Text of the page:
- Roderick G. Eggert is Professor of Economics and Business at the Colorado School of Mines, where he has taught since 1986. He also is Deputy Director of the Critical Materials Institute (CMI), an Energy Innovation Hub created in 2013 by the U.S. Department of Energy to accelerate innovation in energy materials. He has lectured extensively on the economics of rare earths and other critical elements and has testified on this topic before committees of the European Parliament, the U.S. House of Representatives, and the U.S. Senate.
- Dr. Avtar Matharu is Deputy Director of the Green Chemistry Centre and Scientific Leader for Renewable Materials Technology Platform. His background is synthetic organic chemistry relevant to design, synthesis and characterisation of functional materials such as liquid crystals and ultra-high capacity optical data storage media. His research now focuses on technological innovations in green and sustainability chemistry.
Read the full story at Great Lakes Echo.
A recent International Joint Commission (IJC) report recommends monitoring chemicals and toxic substances in the fluid and tissues of young children and pregnant women.
The recommendation came from a study that revealed nine themes about the Great Lakes that integrate environmental and human health data. The report made eight recommendations including that the Canadian and U.S. governments and public health practitioners plan to manage human health and environmental exposure for the Great Lakes Basin.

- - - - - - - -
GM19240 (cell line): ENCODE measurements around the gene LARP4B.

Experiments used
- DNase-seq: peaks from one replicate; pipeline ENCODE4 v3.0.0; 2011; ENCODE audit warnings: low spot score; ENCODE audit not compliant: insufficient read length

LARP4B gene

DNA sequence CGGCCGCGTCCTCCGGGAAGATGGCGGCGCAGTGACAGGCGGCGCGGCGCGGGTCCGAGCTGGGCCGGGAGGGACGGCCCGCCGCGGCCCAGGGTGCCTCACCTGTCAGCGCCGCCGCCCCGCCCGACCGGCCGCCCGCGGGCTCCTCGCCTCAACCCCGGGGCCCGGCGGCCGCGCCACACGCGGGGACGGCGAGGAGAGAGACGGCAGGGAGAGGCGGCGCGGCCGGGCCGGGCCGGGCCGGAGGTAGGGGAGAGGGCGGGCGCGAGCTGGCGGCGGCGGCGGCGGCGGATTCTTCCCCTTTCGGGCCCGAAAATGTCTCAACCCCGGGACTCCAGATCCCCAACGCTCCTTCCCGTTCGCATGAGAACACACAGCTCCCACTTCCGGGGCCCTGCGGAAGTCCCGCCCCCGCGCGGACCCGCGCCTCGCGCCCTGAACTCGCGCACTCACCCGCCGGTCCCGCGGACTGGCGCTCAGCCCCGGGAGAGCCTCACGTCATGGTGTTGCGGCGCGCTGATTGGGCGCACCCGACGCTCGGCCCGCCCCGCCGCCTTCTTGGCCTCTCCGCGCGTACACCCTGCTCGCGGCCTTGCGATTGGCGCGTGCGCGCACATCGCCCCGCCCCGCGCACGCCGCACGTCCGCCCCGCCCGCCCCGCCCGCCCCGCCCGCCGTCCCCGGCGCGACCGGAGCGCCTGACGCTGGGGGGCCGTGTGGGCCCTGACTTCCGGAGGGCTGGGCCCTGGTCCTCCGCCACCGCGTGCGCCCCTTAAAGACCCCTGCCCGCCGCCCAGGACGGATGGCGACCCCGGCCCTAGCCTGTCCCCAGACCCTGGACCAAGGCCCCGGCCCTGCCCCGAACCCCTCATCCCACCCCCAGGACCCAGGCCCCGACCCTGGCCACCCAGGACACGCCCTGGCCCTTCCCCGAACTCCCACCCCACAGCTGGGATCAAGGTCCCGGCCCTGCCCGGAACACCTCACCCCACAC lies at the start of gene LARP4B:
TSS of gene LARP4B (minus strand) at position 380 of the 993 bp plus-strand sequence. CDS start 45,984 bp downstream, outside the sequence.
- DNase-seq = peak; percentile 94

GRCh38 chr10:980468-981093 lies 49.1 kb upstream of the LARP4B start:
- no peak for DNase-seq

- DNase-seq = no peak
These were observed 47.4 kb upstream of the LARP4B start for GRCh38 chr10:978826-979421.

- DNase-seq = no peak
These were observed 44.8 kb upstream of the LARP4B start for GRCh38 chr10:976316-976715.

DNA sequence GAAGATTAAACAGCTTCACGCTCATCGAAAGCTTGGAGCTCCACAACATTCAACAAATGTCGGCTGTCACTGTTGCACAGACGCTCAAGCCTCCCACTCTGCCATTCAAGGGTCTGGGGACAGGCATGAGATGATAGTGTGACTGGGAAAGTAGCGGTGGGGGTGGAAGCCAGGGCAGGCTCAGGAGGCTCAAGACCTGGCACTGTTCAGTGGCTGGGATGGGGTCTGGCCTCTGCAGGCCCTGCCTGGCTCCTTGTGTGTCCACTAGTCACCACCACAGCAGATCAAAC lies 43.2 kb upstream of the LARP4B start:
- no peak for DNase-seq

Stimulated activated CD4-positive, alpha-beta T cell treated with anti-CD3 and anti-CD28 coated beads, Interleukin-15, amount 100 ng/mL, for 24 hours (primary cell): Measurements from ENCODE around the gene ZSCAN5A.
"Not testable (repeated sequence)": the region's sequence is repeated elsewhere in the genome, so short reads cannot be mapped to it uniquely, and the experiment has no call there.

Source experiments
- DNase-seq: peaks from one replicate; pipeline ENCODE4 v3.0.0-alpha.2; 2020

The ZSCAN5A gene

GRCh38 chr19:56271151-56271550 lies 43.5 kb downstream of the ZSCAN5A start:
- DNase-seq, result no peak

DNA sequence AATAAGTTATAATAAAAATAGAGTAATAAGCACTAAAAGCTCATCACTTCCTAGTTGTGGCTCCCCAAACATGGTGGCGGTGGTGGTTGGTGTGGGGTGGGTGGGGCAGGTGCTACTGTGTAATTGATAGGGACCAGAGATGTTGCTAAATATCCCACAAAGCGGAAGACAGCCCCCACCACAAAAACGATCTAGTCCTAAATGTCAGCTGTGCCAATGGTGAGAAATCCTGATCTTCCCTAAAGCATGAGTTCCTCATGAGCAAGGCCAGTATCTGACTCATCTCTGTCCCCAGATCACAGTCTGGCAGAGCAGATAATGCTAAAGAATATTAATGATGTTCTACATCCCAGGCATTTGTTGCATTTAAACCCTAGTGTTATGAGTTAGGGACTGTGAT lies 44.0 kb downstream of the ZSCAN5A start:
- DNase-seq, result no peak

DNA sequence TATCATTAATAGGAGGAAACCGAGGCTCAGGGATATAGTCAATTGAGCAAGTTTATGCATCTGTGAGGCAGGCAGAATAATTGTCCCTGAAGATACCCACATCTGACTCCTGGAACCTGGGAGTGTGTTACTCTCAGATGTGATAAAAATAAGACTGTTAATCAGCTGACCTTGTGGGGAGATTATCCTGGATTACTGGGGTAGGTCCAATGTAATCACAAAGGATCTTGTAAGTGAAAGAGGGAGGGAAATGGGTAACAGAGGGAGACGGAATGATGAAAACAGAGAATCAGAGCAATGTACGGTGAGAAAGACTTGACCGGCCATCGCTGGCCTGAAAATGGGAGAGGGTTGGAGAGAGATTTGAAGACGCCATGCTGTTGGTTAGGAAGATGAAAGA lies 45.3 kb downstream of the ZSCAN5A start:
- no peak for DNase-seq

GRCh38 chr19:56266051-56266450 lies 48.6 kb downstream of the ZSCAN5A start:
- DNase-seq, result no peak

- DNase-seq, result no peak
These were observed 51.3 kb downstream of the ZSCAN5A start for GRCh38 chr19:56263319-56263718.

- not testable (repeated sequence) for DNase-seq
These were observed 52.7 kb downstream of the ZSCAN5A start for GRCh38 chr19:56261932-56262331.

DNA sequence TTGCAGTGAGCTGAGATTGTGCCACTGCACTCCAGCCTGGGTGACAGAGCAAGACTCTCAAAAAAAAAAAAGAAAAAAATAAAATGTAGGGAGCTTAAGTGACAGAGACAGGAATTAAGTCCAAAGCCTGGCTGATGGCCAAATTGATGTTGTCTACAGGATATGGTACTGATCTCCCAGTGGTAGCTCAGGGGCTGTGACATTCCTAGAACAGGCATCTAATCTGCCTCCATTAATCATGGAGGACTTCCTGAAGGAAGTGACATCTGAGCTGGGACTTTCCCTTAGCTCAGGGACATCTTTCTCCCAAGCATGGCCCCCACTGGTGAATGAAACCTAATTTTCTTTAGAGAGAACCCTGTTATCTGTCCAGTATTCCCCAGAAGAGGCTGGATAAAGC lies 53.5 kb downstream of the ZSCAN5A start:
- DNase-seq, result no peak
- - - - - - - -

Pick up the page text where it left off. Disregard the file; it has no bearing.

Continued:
For other reports from the Health Professionals Advisory Board, visit http://ijc.org/en_/hpab/Recent_Reports.
On May 14, 2014, Ohio EPA announced it awarded six companies with the 2014 Encouraging Environmental Excellence (E3) Silver Awards. The E3 program recognizes organizations committed to environmental excellence and provides different recognition levels: Bronze, Silver and Gold. Silver Award recipients have demonstrated a commitment to go beyond compliance, integrated outstanding environmental management into their core business functions and developed aggressive performance goals, including a process to communicate the company’s environmental progress to the local community.
The six companies that have been recognized as this year’s silver recipients are: Washing Systems, Loveland; Kent Elastomer, Kent; Saint-Gobain, Akron; Kent Elastomer, Winesburg; MillerCoors, Trenton; and Sherwin Williams, Breen Technology Center, Cleveland. Click here for more details.